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Bioaerosol Composition and Associated Hazards in a Prominent Fruit Beverage Production Facility

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dc.contributor.author Theisinger, Shirleen Mari
dc.date.accessioned 2021-03-16T15:28:39Z
dc.date.available 2021-03-16T15:28:39Z
dc.date.issued 2020
dc.identifier.uri http://hdl.handle.net/11462/2181
dc.description Thesis en_US
dc.description.abstract Bioaerosols are defined as aerosols that comprise particles of biological origin or activity that may affect living organisms through infectivity, allergenicity, toxicity, or through pharmacological or other processes. Interest in bioaerosol exposure has increased over the last few decades. This is mainly due to the association of bioaerosols with a wide variety of adverse health effects that have a major public health impact such as contagious infectious diseases, acute toxic effects, allergies, and cancer. Exposure to bioaerosols may cause three major problems in the food industry, namely: (i) contamination of food (spoilage); (ii) allergic reactions in individual consumers; or (iii) infection by means of pathogenic microorganisms present in the aerosol. Unfortunately, there is limited information available with regards to the specific organisms/biological agents involved in these processes and how exactly these processes occur. This deficiency in knowledge can be attributed to a lack of research on these processes, possibly because the importance of bioaerosols has not been considered. Furthermore, international standards on acceptable maximum bioaerosol loads are not uniform, which creates confusion as to what the acceptable limit of microorganisms in bioaerosols should be. There is also a lack of standardised methods for the collection and analysis of bacterial and fungal bioaerosols, making it difficult to compare the data released by various researchers. According to the literature, controversy exists regarding: (i) the effect of the environment and season on bioaerosols; (ii) types of sampling procedures; (iii) whether the detection of the culturable fraction of bioaerosols is efficient; and (iv) whether these bioaerosols can in actual fact affect the product or cause occupational health problems. The aim of this study was therefore to address the above-mentioned questions by means of an investigation in a selected fruit juice production facility. The culturable and non-culturable fraction of bioaerosols were collected in this facility by active sampling using SAMPL’AIR LITE (AES Chemunex), a standard bioaerosol sampler, in different areas of the facility during the peak and off-peak seasons. It is noteworthy that the microbial counts observed during this study were high, with high total microbial counts detected during both sampling periods. This indicates that the air in the selected facility created ideal conditions for all types of bioaerosols. Traces of presumptive positive pathogens as well as yeast and mould were observed in the samples collected from five designated areas. Several environmental factors were analysed, but temperature was the only concrete environmental factor observed in the facility during this study. However, statistical analyses indicated that temperature had no statistically significant effect on the presence of bioaerosols in the facility. More than 380 bioaerosols were detected during culturable identification, with 92 different species confirmed. A unique group of controversial bioaerosols was identified, ranging from highly probable pathogens such as Bacillus spp., Staphylococcus spp. and even Candida spp. Not only were harmful microorganisms identified in the bioaerosols, but microorganisms that are capable of bio-diesel production, that possess anti-tumour activities and that are capable of post-harvest control were also detected. Data obtained by PCR-DGGE analysis were used to determine the similarity, richness and diversity of the bacterial composition in the different areas of the facility during the two sampling seasons. The highest microbial diversity and richness was obtained in the air of the area where the bottles were filled with the final product and where a large number of personnel was present. Data obtained during this study indicated high microbial counts and species diversity in the air of this specific production facility. Even though this does raise concern, it is important to note that the dose-relationship of microorganisms, even for pathogenic agents, has not yet been established. This is mainly due to a lack of valid methods to qualitatively assess exposure. It is therefore clear that there is still a need for the development of an environment/sample/facility sampler for bioaerosols in order to facilitate the immediate evaluation of the specific health risks associated with a specific industry. The information obtained by means of this study will be useful to address this gap in knowledge and will aid the fruit juice industry to better understand and control bioaerosols in their facilities. This may also relate to other industries where it is necessary for more specific, valid risk assessments and control of bioaerosols in order to ensure product and occupational health safety. en_US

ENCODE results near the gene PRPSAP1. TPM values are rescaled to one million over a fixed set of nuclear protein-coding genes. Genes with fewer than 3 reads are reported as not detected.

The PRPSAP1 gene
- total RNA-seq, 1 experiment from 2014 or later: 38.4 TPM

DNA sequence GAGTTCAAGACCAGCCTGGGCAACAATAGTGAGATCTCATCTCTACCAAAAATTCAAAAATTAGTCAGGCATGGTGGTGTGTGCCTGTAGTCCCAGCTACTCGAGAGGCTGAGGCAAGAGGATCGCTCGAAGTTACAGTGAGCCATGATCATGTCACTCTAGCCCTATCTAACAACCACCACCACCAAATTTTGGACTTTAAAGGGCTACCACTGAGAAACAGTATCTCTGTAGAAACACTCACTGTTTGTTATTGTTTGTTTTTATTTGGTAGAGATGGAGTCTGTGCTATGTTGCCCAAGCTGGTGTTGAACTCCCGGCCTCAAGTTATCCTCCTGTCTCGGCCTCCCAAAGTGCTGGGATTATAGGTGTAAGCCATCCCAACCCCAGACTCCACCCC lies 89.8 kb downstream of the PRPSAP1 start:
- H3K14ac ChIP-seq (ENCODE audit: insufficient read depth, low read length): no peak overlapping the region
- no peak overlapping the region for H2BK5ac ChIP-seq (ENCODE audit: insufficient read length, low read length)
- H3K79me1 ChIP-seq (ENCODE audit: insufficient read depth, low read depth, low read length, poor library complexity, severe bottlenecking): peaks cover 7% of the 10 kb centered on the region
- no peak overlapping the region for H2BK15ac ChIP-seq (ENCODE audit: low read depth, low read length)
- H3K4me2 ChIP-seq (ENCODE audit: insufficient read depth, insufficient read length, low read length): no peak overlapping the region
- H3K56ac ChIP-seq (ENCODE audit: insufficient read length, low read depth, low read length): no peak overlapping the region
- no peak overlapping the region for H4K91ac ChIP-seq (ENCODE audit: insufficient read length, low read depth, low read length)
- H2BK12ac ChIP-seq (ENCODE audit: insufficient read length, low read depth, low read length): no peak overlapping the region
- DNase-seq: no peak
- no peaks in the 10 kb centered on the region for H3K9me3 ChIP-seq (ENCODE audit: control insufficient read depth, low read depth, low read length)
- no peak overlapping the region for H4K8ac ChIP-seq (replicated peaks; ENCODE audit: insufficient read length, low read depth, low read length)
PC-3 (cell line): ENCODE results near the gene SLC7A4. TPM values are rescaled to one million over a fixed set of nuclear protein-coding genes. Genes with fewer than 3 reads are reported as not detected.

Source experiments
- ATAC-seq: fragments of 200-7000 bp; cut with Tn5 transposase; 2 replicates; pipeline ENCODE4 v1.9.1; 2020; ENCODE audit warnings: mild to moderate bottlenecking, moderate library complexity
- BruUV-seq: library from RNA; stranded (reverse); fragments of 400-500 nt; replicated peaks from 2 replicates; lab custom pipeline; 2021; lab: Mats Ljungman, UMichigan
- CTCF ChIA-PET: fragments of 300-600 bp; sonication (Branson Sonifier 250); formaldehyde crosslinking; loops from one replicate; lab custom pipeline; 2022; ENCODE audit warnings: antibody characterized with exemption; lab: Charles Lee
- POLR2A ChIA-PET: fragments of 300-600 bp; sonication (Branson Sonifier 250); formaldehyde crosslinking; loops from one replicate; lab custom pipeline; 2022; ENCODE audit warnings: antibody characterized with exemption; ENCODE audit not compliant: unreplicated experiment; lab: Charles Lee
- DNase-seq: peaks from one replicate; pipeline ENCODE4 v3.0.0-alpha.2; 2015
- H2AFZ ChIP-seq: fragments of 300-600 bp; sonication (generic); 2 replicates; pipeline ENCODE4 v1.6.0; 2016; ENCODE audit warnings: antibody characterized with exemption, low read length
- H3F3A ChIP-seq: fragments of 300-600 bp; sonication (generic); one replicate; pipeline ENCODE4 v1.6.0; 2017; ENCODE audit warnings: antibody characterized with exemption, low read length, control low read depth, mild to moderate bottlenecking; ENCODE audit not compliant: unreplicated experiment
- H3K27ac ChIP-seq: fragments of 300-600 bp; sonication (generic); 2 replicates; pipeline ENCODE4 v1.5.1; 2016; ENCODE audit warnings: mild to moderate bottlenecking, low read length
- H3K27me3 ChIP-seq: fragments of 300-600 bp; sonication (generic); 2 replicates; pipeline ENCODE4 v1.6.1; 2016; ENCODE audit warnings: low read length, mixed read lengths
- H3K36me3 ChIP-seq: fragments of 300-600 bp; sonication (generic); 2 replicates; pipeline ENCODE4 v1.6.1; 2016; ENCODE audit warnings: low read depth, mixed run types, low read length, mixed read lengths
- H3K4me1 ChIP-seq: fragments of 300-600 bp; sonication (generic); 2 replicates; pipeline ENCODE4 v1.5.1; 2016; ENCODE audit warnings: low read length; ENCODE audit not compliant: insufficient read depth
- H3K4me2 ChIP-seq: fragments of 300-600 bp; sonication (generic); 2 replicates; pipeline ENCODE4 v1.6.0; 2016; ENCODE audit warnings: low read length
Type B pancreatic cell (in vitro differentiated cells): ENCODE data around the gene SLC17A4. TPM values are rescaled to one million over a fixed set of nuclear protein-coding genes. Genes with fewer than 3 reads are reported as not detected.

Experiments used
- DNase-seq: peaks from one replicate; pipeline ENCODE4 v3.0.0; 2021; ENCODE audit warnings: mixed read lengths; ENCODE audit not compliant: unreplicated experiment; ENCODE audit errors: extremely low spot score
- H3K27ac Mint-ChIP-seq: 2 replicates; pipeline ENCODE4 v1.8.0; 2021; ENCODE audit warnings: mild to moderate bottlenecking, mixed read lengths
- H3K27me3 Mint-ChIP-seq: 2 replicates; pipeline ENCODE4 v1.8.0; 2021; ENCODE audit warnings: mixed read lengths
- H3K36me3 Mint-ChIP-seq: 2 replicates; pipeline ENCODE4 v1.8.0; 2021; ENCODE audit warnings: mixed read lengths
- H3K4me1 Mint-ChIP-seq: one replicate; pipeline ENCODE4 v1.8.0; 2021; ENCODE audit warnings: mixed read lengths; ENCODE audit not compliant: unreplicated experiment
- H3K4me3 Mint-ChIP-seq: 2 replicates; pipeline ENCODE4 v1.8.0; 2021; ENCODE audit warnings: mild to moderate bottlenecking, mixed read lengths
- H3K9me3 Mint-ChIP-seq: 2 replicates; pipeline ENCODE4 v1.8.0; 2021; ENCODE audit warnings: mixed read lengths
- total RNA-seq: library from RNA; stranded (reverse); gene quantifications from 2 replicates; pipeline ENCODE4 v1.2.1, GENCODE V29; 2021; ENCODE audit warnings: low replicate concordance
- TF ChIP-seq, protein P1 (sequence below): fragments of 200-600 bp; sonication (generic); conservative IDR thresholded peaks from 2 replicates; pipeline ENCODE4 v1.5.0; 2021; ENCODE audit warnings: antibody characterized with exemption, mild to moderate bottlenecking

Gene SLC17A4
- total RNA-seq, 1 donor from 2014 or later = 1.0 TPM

dc.language.iso en en_US
dc.publisher Central University of Technology, Free State en_US
dc.title Bioaerosol Composition and Associated Hazards in a Prominent Fruit Beverage Production Facility en_US
dc.type Thesis en_US

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